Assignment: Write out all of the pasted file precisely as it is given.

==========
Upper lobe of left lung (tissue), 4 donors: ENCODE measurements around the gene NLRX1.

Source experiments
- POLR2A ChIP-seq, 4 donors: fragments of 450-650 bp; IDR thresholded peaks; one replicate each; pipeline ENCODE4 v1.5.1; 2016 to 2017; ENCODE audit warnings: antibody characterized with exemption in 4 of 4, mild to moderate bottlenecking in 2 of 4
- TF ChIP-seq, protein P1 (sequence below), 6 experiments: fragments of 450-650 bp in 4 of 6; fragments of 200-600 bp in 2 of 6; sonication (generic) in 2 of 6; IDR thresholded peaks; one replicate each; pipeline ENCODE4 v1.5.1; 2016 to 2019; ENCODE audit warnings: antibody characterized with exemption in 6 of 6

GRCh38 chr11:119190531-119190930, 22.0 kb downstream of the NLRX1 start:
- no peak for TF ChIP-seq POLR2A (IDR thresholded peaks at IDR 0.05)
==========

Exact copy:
Upper lobe of left lung (tissue), 4 donors: ENCODE measurements around the gene NLRX1.

Source experiments
- POLR2A ChIP-seq, 4 donors: fragments of 450-650 bp; IDR thresholded peaks; one replicate each; pipeline ENCODE4 v1.5.1; 2016 to 2017; ENCODE audit warnings: antibody characterized with exemption in 4 of 4, mild to moderate bottlenecking in 2 of 4
- TF ChIP-seq, protein P1 (sequence below), 6 experiments: fragments of 450-650 bp in 4 of 6; fragments of 200-600 bp in 2 of 6; sonication (generic) in 2 of 6; IDR thresholded peaks; one replicate each; pipeline ENCODE4 v1.5.1; 2016 to 2019; ENCODE audit warnings: antibody characterized with exemption in 6 of 6

GRCh38 chr11:119190531-119190930, 22.0 kb downstream of the NLRX1 start:
- no peak for TF ChIP-seq POLR2A (IDR thresholded peaks at IDR 0.05)